Complete cytogenetic response (CCR): 0% Ph-positive metaphases*
Major molecular response (MMR): 3-log reduction of BCR-ABL by PCR
Complete molecular response (CMR): Negativity by PCR

*Measured by BMB Cytogenetics or FISH testing

There are more reasons than just kinase mutations for losing response:

Here are several good lectures by Dr Druker and others (see CML section and click on "text" button):

The   issue of how long Gleevec is keeping CML patients in a status of good   response is being studied right now by the European Leukemia Network   (ELN). Their work started July 2008:

From   what has been seen, the rate of Gleevec failure is highest in the  first  year or two. After that the rate of failure appears to drop to a  low  level. The IRIS Trials (the first large Gleevec study) showed that  the  risk of CML progression among those patients dropped to nearly zero   after the first few years. So from what has been seen, Gleevec failure   after several years is fairly rare. And the deeper the response, the   more rare it becomes. I realize that if someone is one of the small   number who fail Gleevec after several years, the statistics don't make   it seem any better.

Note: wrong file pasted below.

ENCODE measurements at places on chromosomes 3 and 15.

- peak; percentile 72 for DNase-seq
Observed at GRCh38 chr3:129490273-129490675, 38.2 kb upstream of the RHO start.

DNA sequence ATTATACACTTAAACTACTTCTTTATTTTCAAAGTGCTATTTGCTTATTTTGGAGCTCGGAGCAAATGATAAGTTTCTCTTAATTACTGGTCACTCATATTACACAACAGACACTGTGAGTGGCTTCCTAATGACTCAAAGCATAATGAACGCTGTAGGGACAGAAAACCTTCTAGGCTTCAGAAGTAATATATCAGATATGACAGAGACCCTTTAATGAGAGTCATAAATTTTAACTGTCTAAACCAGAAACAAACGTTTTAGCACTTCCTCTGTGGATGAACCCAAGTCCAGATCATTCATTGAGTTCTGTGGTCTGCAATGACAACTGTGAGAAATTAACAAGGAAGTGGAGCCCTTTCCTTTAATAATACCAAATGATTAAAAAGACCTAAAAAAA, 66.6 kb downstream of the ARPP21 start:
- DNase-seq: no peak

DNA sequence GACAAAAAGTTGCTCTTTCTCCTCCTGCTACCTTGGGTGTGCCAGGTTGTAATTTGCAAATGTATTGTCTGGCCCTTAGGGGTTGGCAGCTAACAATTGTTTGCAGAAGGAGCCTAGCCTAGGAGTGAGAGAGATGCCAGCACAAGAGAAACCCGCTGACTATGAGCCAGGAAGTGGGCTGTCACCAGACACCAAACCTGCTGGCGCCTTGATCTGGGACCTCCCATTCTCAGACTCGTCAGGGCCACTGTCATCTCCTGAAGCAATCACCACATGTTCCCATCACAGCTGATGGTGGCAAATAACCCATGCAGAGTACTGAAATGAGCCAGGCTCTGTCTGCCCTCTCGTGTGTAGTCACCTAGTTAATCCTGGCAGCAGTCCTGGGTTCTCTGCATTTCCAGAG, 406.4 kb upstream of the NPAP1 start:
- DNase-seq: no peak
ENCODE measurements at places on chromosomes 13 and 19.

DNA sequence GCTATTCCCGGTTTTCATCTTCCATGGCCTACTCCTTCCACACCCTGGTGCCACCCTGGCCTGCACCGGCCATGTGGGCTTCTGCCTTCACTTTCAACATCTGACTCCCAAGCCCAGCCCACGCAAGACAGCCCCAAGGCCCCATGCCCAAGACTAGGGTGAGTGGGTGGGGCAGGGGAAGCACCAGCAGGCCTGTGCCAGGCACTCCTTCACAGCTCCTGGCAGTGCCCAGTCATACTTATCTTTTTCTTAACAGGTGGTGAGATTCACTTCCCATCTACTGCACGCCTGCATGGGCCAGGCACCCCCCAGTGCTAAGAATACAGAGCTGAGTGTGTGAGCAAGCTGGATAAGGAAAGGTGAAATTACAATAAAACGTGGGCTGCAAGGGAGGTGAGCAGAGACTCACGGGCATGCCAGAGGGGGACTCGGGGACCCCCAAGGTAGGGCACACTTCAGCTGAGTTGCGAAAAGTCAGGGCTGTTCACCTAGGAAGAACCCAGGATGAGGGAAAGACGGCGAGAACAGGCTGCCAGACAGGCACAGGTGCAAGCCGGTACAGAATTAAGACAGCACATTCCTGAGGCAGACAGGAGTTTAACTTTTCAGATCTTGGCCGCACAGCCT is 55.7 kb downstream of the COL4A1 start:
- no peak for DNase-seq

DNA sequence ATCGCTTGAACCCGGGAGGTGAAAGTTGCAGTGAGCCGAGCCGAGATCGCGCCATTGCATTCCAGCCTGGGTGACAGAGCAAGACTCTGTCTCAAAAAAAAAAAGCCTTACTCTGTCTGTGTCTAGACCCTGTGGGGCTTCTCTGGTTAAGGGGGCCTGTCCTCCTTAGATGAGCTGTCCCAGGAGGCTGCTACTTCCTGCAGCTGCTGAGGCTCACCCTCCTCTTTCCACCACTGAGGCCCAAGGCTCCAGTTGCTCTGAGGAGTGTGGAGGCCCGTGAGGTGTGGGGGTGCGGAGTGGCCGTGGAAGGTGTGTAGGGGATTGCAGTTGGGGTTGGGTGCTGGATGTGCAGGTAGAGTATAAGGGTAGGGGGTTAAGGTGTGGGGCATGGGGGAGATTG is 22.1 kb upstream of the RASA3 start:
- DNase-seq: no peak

Sometimes Gleevec resistance is not associated with a kinase mutation. But Sprycel or Tasigna can still work most of the time.

Here is information showing how the second line drugs usually work well even if Gleevec stops working: